A capture plan will help you determine:

  1. How long it will take to capture the space with one person.
  2. If there are time constraints how many people you will require to get in and out of the space within a certain time frame.
  3. It will also help you determine what method you’ll use to create a path such as HDR.

The idea behind the capture plan is to visualize how much content is going to be created, and where you’re going to place hotspots, branches and all of that. It will also tell you how many linear feet you’ll be capturing in the project and ultimately you’ll end up with a number of frames that will be captured. These are all important because it will help you determine how to price a project, or how much you should be charged if you we’re to hire someone for the project.

Requirements for a Capture Plan:

  1. A floor plan of the space that you’re shooting.
  2. A measuring tool such as Microsoft’s Visio or Trimble’s SketchUp (formerly Google SketchUp).

Here are two files called “Capture Plan”. The first file is in a PDF format just in case you don’t have visio available to you. The other is the native Visio format.

Setting up the floor plan so that you can measure linear footage is actually pretty easy. All you need is one actual measurement from the floor plan. I’d a door way since most doors are 32-36 inches wide. Then you’ll create a linear line (red line) that is 3ft long. Then you’ll adjust the size of the floor plan until the door way is exactly as wide as the red line that is 3ft. Once you’ve done that then your floor plan is scaled and you can copy your red linear line and use it for creating other paths. (We’ll post a video of this soon).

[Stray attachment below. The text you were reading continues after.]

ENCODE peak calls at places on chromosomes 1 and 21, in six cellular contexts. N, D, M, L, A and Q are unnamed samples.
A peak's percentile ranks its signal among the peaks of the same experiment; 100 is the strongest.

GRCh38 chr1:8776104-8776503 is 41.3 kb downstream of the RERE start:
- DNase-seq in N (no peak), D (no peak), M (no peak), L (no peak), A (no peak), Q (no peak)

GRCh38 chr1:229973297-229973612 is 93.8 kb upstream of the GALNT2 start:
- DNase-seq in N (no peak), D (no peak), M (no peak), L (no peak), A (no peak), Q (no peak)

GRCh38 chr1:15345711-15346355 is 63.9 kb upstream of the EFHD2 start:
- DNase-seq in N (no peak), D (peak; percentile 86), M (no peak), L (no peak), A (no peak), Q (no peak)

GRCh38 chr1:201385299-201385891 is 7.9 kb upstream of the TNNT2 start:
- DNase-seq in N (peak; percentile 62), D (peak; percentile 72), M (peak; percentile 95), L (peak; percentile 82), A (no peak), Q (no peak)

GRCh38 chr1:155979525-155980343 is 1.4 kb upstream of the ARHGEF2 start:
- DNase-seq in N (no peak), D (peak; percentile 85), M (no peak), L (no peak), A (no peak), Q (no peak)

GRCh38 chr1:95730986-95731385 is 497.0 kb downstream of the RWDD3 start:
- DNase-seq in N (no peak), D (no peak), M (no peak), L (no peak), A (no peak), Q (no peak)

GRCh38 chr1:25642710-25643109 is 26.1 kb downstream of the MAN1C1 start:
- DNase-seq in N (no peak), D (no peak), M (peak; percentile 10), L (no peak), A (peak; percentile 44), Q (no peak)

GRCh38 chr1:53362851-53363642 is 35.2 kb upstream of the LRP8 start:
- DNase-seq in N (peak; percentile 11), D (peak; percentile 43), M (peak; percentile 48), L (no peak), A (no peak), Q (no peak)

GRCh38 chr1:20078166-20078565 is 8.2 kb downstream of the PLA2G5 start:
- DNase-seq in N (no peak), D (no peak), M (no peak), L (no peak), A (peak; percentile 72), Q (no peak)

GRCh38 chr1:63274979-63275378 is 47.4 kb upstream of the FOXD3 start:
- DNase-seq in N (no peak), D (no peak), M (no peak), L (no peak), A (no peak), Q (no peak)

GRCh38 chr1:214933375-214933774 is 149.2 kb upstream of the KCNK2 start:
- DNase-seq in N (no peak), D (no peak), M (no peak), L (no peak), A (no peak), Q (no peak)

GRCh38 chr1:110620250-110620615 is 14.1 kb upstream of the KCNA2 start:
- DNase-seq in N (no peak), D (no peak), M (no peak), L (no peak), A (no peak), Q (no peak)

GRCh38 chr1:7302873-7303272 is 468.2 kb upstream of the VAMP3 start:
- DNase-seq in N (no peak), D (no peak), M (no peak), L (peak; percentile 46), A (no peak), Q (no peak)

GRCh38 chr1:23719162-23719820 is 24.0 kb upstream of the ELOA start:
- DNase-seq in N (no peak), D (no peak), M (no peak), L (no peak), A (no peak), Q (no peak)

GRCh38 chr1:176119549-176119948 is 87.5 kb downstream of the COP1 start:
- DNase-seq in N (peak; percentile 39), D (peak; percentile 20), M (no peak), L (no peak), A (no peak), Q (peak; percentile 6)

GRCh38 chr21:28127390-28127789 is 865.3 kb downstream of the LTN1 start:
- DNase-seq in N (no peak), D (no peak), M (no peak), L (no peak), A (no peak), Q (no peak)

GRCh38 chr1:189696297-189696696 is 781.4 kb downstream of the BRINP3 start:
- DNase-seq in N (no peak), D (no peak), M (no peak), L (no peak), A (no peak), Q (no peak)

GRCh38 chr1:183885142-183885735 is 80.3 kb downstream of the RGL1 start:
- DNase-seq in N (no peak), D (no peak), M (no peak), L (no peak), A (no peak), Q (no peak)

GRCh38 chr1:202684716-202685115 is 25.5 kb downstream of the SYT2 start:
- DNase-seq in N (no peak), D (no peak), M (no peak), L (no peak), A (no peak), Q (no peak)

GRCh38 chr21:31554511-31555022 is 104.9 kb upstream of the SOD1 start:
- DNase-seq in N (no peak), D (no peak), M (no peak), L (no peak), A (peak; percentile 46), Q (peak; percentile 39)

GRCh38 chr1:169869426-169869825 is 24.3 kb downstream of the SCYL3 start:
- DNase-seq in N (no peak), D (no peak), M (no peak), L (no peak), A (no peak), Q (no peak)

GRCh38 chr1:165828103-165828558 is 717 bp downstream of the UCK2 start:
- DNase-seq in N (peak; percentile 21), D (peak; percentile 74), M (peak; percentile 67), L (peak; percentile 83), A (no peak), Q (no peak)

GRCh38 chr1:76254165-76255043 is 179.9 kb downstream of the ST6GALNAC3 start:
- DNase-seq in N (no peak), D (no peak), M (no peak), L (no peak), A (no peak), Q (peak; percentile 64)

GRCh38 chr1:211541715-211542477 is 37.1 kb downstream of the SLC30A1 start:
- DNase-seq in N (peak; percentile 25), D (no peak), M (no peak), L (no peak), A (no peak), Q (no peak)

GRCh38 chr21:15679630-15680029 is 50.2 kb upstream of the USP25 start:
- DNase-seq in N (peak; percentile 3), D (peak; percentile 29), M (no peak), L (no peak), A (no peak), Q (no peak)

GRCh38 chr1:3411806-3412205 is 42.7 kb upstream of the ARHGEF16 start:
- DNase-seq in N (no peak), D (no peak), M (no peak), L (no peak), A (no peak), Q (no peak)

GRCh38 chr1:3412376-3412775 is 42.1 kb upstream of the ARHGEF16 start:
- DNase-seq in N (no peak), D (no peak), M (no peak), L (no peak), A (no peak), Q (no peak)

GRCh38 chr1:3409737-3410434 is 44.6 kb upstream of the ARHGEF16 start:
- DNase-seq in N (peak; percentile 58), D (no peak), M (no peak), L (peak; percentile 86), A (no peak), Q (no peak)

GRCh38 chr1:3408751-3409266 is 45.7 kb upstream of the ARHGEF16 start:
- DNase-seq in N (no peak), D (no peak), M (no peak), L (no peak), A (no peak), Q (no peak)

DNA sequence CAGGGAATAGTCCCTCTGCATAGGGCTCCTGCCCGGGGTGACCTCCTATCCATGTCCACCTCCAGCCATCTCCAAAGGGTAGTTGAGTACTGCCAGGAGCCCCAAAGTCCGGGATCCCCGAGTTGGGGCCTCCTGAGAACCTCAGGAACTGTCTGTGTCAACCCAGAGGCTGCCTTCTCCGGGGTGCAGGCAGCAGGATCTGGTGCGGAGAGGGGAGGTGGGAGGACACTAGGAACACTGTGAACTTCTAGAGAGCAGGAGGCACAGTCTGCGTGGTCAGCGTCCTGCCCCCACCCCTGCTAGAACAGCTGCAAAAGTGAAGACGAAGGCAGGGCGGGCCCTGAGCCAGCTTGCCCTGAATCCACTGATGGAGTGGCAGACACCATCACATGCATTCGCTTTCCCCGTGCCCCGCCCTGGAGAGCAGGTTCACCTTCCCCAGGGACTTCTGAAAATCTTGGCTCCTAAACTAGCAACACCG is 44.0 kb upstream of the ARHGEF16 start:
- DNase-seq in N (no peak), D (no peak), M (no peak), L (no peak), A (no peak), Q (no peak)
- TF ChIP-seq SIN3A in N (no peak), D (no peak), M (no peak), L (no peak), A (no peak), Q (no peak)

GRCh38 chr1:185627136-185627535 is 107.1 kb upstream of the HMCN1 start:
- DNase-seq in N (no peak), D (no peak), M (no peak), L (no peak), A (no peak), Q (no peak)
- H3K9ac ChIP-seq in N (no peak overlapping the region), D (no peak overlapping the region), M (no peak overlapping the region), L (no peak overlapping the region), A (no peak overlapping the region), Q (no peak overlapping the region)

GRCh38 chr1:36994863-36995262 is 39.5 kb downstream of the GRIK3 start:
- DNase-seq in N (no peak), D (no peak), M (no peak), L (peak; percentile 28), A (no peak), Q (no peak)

Once you’ve created all of the red linear lines that resemble paths you can add up the red numbers to determine the amount of linear feet that you’re going to be capturing.

From there you can determine you determine how many frames the project will require based on how many frames you plan on capturing for each linear foot.

A larger space will accommodate larger distances between each node and a smaller space will require smaller distances for each node.

For example, lets say that you’ve got 100 linear feet to capture. Here are two scenarios to help you calculate how many frames you’ll need to capture:

Small Property

A small property like a house will require shorter distances in between each node because the walls are closer to the camera/subject. In this case we should capture a frame ever 6 inches to a 1ft in order to get those smooth transitions from node to node. In the event that we had to capture 500 linear feet we’d require anywhere between 100 – 200 frames.

Large Property

A large property such as a convention hall would accommodate much larger distances in between nodes because the objects are much further away. On a convention floor we can usually get away with 1 to 2 feet between each node. In this case a 100ft path would require about 50 -100 frames.

In most cases a photographer can capture 3-6 frames per minute depending on the lighting conditions. So the small property would require about 30 to 60 minutes to capture the path. The larger property would require about 15 to 30 minutes to capture.

The rest is just basic math. Soon, we’ll post an excel sheet that you can use to calculate how much time and people it will take to finish a project.